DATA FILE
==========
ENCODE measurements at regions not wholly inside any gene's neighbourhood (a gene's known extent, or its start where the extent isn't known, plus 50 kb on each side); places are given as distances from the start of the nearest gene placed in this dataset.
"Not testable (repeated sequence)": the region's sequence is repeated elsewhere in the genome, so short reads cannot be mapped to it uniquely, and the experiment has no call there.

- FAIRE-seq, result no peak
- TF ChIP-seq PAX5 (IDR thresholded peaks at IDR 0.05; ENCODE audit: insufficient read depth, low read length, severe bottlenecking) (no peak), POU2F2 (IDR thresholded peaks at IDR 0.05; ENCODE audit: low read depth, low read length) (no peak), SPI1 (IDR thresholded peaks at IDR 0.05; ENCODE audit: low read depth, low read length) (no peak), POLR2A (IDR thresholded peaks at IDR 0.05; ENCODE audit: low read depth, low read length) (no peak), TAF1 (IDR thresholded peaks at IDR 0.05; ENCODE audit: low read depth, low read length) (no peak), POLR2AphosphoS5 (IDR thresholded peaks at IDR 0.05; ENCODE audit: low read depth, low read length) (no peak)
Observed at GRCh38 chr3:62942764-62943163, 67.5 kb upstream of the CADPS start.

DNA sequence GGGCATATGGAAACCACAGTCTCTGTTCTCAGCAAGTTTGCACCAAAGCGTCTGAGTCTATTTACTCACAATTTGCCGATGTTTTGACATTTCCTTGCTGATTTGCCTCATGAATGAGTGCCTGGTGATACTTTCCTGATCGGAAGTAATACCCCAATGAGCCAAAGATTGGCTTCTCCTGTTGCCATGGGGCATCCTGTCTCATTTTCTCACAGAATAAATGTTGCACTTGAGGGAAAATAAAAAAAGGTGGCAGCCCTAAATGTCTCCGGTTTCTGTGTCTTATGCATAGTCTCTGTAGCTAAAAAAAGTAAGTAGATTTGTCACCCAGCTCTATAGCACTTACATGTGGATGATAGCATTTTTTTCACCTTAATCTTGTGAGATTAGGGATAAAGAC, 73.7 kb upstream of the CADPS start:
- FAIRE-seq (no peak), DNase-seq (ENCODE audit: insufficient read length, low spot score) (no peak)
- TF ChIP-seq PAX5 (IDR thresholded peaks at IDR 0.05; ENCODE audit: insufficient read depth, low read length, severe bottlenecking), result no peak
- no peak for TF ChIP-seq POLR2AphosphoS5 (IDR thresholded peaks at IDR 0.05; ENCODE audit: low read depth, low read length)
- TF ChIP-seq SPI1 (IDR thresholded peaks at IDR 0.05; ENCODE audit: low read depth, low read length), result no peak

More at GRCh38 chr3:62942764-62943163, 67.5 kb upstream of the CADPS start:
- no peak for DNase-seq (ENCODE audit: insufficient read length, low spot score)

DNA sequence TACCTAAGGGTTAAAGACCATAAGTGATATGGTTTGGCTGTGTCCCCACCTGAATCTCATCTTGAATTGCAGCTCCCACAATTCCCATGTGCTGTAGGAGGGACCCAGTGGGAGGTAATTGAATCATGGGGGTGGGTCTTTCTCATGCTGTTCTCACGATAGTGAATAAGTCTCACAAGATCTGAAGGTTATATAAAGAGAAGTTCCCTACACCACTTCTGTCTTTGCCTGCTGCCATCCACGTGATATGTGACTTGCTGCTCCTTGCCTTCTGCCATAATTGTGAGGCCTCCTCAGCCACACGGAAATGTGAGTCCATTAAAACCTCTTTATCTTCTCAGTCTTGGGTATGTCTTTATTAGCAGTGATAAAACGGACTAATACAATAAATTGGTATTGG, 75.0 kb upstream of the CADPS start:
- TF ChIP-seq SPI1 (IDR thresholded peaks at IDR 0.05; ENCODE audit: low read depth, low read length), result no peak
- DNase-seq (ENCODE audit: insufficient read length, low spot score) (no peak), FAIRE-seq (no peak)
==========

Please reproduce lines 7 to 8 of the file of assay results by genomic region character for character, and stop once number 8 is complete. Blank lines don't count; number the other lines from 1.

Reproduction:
- FAIRE-seq (no peak), DNase-seq (ENCODE audit: insufficient read length, low spot score) (no peak)
- TF ChIP-seq PAX5 (IDR thresholded peaks at IDR 0.05; ENCODE audit: insufficient read depth, low read length, severe bottlenecking), result no peak